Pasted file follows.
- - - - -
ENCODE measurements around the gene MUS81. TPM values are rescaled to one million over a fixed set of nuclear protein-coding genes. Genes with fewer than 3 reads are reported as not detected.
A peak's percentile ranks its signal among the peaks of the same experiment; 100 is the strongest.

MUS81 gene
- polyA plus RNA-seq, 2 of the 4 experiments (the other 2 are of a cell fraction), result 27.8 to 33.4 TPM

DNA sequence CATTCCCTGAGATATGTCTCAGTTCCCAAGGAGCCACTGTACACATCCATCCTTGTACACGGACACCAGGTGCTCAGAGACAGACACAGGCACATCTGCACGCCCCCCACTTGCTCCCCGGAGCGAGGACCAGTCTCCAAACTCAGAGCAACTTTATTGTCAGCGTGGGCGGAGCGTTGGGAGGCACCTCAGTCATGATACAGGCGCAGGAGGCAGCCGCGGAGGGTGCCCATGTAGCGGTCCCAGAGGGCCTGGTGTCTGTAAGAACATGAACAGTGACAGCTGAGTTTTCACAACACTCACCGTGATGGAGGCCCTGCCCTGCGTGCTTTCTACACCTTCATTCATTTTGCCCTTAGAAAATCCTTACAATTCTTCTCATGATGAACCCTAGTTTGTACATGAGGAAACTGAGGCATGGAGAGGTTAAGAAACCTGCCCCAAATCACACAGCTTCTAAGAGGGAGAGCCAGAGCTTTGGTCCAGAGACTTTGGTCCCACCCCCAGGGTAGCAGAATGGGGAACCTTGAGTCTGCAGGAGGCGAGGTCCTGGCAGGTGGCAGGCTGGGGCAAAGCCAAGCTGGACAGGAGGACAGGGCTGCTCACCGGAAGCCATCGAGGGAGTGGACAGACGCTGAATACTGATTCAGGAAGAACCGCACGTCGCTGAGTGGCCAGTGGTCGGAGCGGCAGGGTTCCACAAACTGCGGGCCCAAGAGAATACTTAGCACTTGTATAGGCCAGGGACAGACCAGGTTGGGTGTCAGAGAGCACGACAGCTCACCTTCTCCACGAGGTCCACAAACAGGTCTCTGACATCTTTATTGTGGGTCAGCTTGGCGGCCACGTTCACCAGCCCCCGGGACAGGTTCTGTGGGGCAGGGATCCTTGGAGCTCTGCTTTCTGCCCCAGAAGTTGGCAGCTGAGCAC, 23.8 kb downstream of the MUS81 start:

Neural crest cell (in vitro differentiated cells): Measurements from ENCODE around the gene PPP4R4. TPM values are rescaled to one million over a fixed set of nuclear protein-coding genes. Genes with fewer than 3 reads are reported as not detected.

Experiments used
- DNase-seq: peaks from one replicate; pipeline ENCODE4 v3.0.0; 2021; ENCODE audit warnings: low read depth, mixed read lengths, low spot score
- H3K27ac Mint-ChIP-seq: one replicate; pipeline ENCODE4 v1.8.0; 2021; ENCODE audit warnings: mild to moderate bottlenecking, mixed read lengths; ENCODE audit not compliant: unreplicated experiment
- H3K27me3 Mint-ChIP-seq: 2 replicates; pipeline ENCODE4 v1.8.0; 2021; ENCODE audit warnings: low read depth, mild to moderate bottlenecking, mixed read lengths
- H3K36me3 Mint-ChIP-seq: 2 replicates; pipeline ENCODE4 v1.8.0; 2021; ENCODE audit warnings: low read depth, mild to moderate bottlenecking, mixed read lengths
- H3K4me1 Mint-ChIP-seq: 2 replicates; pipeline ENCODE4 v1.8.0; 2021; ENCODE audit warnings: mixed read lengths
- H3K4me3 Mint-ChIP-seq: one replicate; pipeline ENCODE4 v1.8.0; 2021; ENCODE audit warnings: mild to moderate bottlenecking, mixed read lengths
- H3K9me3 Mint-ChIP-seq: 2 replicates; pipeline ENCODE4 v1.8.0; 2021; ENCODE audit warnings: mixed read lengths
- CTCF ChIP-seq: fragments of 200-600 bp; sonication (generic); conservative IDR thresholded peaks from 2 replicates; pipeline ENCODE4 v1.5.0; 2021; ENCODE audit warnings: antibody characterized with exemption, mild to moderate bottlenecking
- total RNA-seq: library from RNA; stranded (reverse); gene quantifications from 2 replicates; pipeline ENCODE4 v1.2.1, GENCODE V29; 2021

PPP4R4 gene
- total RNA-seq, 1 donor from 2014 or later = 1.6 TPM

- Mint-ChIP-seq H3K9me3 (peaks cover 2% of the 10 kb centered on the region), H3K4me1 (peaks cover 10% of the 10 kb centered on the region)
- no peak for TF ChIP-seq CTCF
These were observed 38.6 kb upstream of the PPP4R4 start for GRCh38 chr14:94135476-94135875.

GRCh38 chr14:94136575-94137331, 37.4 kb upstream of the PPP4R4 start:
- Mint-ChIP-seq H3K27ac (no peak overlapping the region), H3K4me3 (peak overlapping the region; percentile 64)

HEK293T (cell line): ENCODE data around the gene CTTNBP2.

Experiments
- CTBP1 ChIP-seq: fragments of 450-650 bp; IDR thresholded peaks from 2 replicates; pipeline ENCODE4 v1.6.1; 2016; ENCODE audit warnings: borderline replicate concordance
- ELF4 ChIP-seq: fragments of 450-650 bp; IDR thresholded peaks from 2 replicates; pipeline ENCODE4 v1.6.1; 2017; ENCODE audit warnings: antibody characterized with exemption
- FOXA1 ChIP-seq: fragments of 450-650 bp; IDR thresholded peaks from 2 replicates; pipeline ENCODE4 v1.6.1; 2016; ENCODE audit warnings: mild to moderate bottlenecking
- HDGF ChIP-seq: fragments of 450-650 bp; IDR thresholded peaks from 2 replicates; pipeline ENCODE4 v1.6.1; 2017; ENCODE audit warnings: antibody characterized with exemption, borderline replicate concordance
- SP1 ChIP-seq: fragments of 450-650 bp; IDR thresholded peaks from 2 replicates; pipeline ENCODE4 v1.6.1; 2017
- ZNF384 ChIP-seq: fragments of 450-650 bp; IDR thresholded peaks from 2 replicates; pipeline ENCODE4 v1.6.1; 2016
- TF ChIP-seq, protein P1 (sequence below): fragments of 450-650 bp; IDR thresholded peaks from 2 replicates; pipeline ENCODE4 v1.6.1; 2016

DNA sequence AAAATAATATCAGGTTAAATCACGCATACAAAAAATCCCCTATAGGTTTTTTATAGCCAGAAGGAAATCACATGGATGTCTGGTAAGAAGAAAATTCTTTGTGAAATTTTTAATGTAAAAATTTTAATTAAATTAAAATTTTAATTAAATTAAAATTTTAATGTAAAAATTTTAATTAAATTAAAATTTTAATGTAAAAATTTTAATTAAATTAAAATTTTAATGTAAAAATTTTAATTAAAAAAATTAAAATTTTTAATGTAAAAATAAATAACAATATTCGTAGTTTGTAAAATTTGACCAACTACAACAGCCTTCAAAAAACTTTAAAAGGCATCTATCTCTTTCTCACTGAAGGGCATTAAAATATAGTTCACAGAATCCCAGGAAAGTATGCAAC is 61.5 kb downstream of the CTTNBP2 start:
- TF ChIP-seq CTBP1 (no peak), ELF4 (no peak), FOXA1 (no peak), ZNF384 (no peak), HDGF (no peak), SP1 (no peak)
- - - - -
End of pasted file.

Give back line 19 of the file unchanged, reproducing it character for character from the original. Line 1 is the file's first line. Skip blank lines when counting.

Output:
- Mint-ChIP-seq H3K9me3 (peaks cover 2% of the 10 kb centered on the region), H3K4me1 (peaks cover 10% of the 10 kb centered on the region)